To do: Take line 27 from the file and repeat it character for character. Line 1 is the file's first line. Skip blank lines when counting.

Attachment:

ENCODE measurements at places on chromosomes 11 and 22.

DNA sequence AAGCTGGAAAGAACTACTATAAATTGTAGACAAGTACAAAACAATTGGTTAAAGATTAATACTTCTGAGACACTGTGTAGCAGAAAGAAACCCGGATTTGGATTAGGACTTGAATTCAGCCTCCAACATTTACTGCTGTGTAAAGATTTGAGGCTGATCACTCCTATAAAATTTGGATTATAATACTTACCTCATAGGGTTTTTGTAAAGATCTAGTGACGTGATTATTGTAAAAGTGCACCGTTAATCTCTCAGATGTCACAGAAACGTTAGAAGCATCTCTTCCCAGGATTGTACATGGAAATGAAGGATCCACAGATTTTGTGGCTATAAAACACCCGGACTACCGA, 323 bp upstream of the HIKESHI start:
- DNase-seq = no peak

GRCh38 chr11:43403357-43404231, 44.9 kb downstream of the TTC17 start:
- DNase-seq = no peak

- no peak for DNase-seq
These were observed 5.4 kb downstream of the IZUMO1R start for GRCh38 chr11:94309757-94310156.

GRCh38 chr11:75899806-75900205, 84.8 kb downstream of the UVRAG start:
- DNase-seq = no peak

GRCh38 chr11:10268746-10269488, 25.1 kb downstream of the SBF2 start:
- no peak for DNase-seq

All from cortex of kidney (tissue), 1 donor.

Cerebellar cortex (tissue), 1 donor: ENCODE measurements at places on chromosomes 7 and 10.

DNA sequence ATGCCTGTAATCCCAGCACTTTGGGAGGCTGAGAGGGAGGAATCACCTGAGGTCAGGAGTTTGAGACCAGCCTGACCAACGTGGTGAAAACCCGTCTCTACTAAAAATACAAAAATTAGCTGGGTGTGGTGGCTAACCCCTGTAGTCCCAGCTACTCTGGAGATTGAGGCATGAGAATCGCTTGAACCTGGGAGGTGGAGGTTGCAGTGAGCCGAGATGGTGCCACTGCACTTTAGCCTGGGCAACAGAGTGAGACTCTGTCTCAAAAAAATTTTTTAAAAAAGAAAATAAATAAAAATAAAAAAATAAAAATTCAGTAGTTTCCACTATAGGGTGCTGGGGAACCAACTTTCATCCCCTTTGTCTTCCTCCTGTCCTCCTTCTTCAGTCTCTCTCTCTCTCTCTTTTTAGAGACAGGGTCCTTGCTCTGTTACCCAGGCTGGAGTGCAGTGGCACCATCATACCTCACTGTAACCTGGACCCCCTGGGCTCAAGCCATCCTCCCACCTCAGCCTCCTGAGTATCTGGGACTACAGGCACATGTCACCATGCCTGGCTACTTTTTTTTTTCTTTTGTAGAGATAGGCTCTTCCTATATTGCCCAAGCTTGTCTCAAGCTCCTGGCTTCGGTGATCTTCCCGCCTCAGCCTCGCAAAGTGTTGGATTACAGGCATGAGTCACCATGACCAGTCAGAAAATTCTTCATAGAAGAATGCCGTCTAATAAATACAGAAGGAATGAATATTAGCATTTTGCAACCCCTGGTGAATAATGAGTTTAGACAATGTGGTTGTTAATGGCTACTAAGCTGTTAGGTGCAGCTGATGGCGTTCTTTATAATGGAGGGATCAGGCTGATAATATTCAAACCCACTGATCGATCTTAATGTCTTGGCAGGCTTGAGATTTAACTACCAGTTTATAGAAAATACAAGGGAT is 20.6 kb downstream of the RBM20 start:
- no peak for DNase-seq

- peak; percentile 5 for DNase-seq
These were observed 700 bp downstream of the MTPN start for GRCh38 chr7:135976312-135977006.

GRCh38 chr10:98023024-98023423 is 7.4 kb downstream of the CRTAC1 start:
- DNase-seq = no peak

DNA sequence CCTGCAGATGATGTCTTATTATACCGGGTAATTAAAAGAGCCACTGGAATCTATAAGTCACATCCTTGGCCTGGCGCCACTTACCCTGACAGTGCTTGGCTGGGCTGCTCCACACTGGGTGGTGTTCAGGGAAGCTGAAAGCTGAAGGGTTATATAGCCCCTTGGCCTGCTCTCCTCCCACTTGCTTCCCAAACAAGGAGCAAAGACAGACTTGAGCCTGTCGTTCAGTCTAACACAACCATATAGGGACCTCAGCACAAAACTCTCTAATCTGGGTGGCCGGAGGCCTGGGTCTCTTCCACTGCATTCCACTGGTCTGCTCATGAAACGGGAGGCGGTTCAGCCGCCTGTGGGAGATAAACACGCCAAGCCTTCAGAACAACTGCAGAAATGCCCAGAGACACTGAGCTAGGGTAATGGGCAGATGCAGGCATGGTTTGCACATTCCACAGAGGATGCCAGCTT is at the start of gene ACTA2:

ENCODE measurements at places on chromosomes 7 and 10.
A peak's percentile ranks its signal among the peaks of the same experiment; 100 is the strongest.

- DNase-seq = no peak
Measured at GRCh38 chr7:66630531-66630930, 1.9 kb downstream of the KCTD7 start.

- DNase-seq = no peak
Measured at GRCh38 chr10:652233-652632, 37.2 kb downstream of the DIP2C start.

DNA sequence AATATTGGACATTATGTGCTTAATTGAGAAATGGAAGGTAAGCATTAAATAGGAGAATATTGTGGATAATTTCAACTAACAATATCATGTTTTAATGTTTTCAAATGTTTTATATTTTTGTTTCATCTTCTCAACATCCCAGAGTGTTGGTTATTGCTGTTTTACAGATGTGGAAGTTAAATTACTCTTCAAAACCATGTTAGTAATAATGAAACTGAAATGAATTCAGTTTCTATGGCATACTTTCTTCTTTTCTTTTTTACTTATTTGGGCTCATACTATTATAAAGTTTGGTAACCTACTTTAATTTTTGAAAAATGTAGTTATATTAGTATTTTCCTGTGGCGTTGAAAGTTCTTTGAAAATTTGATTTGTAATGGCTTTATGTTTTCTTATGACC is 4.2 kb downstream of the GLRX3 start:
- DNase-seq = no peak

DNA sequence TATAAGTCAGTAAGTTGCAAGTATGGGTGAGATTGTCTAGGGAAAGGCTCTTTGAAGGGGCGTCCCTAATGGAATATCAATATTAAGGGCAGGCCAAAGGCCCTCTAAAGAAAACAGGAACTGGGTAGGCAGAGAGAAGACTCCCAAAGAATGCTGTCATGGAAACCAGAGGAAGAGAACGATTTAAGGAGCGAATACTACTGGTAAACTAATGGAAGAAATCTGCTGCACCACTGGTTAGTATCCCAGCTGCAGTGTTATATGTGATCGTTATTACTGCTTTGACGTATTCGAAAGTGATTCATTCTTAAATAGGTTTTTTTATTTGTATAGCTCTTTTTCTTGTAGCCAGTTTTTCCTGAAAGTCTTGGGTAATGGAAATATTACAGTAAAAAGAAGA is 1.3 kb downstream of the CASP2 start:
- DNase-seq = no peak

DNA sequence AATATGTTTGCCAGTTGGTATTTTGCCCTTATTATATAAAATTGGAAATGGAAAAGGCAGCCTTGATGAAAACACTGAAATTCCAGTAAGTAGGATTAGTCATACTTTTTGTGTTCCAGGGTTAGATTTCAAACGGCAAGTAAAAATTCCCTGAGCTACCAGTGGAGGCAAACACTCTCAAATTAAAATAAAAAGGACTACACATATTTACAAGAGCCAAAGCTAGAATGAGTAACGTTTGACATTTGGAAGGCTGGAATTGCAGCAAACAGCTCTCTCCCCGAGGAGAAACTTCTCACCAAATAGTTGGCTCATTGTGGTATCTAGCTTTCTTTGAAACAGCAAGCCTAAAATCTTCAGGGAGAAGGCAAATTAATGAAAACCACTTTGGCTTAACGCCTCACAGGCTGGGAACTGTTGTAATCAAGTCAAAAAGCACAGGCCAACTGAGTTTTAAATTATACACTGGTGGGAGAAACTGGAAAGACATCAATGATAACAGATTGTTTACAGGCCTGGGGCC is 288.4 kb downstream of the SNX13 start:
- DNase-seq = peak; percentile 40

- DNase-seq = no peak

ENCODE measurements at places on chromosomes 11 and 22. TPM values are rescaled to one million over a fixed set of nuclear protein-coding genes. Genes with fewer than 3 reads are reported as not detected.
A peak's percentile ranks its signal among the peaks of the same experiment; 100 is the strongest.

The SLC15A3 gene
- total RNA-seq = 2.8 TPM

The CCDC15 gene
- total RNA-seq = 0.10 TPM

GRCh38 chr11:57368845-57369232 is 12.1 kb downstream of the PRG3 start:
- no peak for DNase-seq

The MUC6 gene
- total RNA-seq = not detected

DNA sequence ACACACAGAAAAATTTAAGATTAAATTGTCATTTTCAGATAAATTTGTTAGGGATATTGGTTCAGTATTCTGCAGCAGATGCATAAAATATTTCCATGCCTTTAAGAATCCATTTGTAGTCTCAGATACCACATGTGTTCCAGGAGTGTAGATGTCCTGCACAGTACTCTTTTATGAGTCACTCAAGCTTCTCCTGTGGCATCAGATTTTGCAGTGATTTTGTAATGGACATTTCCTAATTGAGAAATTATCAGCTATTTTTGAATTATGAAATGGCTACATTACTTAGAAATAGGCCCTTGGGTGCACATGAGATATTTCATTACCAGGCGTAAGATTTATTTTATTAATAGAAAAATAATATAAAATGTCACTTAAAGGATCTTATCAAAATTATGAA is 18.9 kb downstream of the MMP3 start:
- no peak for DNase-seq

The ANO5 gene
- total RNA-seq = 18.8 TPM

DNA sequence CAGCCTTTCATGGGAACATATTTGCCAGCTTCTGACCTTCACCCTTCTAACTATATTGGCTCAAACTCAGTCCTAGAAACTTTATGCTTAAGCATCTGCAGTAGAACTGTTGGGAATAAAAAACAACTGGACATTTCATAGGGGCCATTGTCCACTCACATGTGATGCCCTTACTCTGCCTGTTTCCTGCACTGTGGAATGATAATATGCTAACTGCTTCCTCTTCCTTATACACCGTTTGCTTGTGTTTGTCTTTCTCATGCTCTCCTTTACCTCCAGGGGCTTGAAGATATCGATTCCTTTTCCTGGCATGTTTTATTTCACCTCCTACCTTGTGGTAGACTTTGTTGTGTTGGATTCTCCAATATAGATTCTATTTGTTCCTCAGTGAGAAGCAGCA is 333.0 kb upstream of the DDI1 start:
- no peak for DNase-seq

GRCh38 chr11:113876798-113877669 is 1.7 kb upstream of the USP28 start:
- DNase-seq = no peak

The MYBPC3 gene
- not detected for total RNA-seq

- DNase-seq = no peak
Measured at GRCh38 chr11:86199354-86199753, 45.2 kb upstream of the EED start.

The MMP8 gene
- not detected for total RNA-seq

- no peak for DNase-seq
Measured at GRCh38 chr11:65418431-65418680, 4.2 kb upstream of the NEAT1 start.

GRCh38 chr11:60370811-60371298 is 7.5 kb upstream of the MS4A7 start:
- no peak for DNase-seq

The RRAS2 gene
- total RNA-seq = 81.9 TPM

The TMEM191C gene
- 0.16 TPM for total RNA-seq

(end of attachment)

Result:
DNA sequence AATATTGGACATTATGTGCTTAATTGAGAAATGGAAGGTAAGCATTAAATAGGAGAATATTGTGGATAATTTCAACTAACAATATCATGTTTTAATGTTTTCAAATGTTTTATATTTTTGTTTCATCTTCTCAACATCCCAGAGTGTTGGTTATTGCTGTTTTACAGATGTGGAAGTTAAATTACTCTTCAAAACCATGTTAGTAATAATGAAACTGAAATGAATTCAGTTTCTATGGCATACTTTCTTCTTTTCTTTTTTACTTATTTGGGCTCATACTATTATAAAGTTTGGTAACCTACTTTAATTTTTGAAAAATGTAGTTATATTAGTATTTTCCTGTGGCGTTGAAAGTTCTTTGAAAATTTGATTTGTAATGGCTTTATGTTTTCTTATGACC is 4.2 kb downstream of the GLRX3 start: